Designing a logo can be an arduous process that involves many rounds of ideas and revisions, color psychology, symbolism, visions statements, and sometimes difficult decisions. Working many clients on their branding and strategy, we are familiar with how difficult that can be for you as a business owner. While everyone may have different design preferences, there are really important components to keep in mind whether you have an existing brand, or are looking to create a new one.
1. Usability and Simplicity
As I’m sure you’ve noticed, we do whatever we can to eliminate the unnecessary elements of design in the projects we work on, but this point goes above any kind of design preference. When looking through the many successful brands of the world, many of the logos have one thing in common: they are simple and easily recognizable in any application.
When designing a new logo, you may want to include multiple elements of your vision for the company, add many different colors, or include a lengthy tagline, but elements like that hurt how your brand can be applied later. If your logo is complex and has many designed icons or pieces, it probably won’t look good when needing a small version of the logo. If it has many drop shadows and colors, then it probably won’t look good when it needs to be white on a photo or printed black on laser paper.
2. Target Markets Not Just Preferences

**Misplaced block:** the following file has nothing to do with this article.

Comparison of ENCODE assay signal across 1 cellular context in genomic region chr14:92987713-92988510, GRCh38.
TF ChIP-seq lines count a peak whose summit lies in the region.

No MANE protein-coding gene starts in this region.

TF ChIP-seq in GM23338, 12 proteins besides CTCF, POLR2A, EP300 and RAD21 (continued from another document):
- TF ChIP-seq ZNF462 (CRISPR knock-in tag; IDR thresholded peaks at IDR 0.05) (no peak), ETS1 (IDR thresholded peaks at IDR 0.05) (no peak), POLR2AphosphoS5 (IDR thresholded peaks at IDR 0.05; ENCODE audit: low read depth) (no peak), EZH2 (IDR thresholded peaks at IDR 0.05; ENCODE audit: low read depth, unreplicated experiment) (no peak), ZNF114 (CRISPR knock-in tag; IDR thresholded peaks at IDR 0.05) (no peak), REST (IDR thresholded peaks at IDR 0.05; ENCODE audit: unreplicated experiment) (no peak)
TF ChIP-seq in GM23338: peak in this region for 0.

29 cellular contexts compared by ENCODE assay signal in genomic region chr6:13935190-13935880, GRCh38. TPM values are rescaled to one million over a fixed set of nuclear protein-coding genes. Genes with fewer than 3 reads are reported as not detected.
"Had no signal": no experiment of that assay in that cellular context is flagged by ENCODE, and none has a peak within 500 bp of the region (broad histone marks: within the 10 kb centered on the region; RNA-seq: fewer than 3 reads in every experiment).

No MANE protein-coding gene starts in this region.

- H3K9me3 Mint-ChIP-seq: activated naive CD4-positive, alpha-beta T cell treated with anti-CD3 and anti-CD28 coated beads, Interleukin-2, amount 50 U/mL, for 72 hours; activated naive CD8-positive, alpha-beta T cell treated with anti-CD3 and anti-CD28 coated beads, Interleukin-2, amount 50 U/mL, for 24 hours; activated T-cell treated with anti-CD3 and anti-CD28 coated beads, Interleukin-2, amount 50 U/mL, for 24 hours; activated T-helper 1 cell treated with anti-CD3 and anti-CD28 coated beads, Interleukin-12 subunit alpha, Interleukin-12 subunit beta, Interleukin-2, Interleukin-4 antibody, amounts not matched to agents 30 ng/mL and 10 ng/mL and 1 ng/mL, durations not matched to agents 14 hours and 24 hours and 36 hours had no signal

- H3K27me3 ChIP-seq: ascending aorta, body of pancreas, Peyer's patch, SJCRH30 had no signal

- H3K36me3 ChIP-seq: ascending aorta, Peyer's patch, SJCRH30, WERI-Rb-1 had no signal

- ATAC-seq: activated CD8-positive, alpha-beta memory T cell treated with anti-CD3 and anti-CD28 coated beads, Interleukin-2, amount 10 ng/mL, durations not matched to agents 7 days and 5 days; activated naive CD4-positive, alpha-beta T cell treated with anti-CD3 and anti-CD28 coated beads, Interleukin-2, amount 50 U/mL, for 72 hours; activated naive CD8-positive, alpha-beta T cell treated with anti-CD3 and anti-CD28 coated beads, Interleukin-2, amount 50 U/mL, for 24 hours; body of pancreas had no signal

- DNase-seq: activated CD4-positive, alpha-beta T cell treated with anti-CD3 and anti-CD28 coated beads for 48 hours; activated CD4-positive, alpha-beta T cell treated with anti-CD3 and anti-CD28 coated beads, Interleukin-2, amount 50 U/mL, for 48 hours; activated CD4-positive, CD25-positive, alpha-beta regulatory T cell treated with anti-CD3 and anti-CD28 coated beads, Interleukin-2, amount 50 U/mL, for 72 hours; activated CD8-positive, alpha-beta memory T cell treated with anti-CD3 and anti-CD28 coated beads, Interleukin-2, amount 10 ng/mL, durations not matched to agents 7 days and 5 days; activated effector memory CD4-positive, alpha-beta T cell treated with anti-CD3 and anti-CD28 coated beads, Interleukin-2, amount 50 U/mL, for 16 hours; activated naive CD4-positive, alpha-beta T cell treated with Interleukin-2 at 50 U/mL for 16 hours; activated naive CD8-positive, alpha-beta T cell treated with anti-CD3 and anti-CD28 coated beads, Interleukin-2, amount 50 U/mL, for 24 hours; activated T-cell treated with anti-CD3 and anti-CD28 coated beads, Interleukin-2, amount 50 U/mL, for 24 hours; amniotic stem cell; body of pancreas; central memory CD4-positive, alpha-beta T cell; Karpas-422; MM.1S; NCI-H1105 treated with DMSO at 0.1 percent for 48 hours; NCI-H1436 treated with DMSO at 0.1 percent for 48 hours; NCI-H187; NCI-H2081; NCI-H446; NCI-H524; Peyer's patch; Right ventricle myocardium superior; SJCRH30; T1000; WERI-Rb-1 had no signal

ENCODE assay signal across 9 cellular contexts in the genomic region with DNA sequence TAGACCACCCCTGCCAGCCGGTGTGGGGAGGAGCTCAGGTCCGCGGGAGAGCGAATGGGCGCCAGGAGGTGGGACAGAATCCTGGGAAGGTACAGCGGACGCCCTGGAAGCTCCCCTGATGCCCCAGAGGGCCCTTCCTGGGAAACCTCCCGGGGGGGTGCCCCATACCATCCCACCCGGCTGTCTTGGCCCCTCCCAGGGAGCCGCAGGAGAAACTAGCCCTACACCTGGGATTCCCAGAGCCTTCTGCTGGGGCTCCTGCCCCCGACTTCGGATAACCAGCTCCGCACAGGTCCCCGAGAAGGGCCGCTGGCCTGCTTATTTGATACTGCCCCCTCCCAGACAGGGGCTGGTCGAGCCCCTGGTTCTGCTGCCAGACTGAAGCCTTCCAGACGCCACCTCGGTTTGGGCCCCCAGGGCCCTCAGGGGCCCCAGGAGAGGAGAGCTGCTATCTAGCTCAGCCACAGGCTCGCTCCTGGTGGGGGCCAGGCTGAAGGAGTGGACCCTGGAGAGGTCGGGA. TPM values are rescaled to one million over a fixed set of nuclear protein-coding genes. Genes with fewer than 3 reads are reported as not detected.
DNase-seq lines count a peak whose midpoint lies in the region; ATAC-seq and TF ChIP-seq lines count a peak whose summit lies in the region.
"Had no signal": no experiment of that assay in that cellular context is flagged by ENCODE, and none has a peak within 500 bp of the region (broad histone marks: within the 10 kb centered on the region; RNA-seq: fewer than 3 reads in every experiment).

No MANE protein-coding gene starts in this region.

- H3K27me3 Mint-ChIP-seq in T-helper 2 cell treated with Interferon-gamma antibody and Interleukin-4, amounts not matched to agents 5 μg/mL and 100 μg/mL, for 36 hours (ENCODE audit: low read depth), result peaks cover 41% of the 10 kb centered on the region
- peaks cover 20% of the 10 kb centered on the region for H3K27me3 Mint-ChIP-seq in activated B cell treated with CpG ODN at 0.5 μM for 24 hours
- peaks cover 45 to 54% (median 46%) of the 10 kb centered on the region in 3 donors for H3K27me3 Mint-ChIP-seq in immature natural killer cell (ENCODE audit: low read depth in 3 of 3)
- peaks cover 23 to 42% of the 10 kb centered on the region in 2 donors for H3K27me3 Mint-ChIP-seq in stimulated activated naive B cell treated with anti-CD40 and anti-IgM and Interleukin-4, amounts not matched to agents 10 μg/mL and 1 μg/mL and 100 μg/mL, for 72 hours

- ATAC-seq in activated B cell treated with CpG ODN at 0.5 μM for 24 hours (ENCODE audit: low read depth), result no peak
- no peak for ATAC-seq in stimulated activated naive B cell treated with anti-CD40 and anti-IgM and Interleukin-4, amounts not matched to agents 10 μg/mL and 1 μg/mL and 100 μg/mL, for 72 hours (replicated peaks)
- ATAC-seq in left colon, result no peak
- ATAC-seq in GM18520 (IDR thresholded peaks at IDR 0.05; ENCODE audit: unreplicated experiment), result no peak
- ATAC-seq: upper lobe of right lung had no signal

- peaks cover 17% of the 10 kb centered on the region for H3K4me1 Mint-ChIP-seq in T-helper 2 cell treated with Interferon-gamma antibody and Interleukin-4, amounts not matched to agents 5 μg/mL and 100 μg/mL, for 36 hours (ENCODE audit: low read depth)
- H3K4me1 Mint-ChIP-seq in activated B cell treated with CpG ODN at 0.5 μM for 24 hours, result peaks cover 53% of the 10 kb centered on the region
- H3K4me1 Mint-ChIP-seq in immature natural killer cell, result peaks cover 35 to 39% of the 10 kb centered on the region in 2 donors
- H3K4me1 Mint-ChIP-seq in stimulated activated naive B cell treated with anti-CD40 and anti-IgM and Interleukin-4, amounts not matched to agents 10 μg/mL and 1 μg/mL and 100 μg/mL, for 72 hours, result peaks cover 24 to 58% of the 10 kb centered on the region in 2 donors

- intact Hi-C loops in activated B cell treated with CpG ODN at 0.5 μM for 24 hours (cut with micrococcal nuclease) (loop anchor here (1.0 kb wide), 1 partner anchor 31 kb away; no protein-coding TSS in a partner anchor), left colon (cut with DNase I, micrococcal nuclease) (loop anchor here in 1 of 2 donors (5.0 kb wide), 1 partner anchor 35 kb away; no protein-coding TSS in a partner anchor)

As you begin drawing up ideas, it’s important to keep in mind that you are not necessarily designing this logo for yourself, but to represent yourself. While your favorite color might be yellow, your favorite animal a cat, or your favorite sport football, you won’t want to include those in your logo just yet. It’s important to realize that your designing this logo for your market, i.e. the people that are going to buy your products and services.
If you are designing for them, then it’s important to take a look at what others in your field are doing, figuring out what separates you, and then to develop ideas around what future customers and clients are looking for. You may find you regret the elements you include based off simply personal preference alone.
3. Alternate Layouts
While your logo may look great in most scenarios, you may find that you need to print or layout your logo on something that doesn’t make the main layout look great or restricts it’s full use. It’s good to prepare for a scenario like this by having your design team create an alternate layout.
An alternate layout could be used when printing shirts, embroidering hats, or when using it on something that restricts the normal layout. Sometimes this can simply be done by including just the icon and leaving the text off.
That being said, it’s important to remember to be prepared and ask for the right things so that you don’t need to worry about it last-minute when you really need it.